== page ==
Dallas-Based Colossal Introduces the Tasmania Thylacine Advisory Committee

The committee will provide a "crucial public body" for the discussion, development, and dissemination of plans related to Colossal's planned "de-extinction" and rewilding of the Tasmanian tiger—a slim, striped keystone species that was native to Australia, Tasmania, and New Guinea before being hunted to extinction some 100 years ago.

Last year we told you about Dallas-based Colossal Biosciences’ plan to bring back the extinct Tasmanian tiger with the help of an Australian university and “marsupial biobanking.” Now Colossal has announced the formation of the Tasmania Thylacine Advisory Committee to help it achieve the feat.

Led by Tasmanian Mayor Michele Dracoulis, the committee will provide a “crucial public body” for the discussion, development and dissemination of plans related to the rewilding of the thylacine—the scientific name for the Tasmanian tiger, a slim, striped keystone species that was native to Australia, Tasmania, and New Guinea before being hunted to extinction some 100 years ago.

With the help of the committee, Colossal aims to “de-extinct” and return the Thylacine to its native habitat in collaboration with local government, aboriginal representatives, industry leaders, private landowners, university representation and the public at large. 

“We’re excited to work with this incredible local committee on the next steps of the Thylacine project,” Colossal co-founder and CEO Ben Lamm said in a statement. “Mayor Dracoulis, business and educational leader James Groom, aboriginal activist Peter Rowe, and all the members are helping to ensure we have a complete picture of how reintroduction can support the efforts of the Tasmanian community. From biodiversity improvements to economic opportunities, we want this to help invigorate a community I’ve come to know and love.”

Select members of the Tasmania Thylacine Advisory Committee include:

  • Mayor Michelle Dracoulis of the Derwent Valley Council
  • Mayor Loueen Triffitt, Tasmanian Aboriginal (Pakana) Ambassador & Cultural Educator and the Mayor of the Central Highlands Council
  • James Groom, principal of Groom Kennedy Lawyers and Advisors and Deputy Chancellor of the University of Tasmania
  • Mia Lindgrin, Associate Dean of Research Performance for Community Consultation and Impact, University of Tasmania
  • Sam Bradley, CEO of the Derwent Experience
  • Todd Babiak, CEO of Brand Tasmania
  • Alex Heroyas, Chief Executive Officer of Destination Southern Tasmania
  • Peter Rowe, Tasmanian Aboriginal Advocate and proud Trawlwoolway man
  • Greg Irons, Director of Bonorong Sanctuary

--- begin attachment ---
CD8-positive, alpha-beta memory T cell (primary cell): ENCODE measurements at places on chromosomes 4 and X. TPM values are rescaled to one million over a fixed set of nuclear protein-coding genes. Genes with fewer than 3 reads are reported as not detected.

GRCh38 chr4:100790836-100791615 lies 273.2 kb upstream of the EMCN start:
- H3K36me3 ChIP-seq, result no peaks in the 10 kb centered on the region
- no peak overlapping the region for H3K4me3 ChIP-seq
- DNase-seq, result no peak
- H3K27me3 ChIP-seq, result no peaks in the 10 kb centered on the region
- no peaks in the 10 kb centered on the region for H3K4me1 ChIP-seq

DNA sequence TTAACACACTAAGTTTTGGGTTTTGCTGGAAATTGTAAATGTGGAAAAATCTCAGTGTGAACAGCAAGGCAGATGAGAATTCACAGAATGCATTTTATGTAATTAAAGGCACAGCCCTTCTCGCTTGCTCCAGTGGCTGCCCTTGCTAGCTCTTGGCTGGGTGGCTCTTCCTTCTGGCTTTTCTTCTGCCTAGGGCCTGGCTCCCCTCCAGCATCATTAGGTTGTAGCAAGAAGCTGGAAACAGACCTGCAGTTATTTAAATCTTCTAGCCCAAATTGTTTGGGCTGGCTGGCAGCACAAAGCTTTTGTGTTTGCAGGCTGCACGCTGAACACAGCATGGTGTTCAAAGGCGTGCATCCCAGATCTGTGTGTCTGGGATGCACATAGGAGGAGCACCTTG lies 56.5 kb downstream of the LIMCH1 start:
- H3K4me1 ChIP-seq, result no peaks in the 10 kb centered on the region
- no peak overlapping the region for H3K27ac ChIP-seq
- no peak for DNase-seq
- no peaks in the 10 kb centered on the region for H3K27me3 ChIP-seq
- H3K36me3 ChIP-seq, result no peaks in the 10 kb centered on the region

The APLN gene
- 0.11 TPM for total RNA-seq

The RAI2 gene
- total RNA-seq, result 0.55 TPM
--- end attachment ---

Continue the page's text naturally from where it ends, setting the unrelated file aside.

• Michael Smith, President of the Derwent Valley and Central Highlands Tourism Association
  • Kennedy Kurwaisimba, Coordinator Forest Products – Planning at Sustainable Timber Tasmania
  • Murray Antill, University of Tasmania School of Creative Arts & Media

Mayor Michelle Dracoulis, the committee’s chairwoman, said she’s invested in ensuring the best future for Tasmania.

“Culturally, on our island, the thylacine is more than an extinct animal,” Dracoulis said in a statement. “It’s part of our identity, and lives strongly in our folklore and imagination. Bringing back the thylacine is an important step in ensuring biodiversity and safeguarding Tasmania for future generations. Its restoration will contribute to much-needed healing in our land which has a troubled past but is home to a people that have hopes for a brighter future.”

Peter Rowe, Aboriginal Advocate, Derwent Valley Council Indigenous Advisor, and lawyer, noted that the thylacine has been a cultural icon of Aboriginal groups throughout Australia “for thousands of years” and is featured in Tasmania’s ancient rock-art. “Plus, it is my own family totem,” Rowe noted.

I look forward to talking to our Aboriginal groups to inform the members of this exciting project,” Rowe added in a statement. “The Thylacine was an apex predator wiped out by man; from its loss the environment has suffered. Our people work to maintain nature’s balance as part of our duty to care for the Earth.”

James Groom, Senior Tasmanian lawyer and Director, said that he has spent his career actively working to help Tasmania prosper—”socially, commercially and culturally.”

“Joining the Tasmania Thylacine Advisory Committee is an opportunity for me to continue to support our home state and help shape this globally significant and vitally important work,” Groom added.

The TTA will meet quarterly to discuss updates to the project, Colossal said. It plans to share information regularly with the broader community.

More information is available on Colossal’s microsite for the project, which the company says will feature updates on advances in scientific research, project progress, and a question and comment input form for community discussion.

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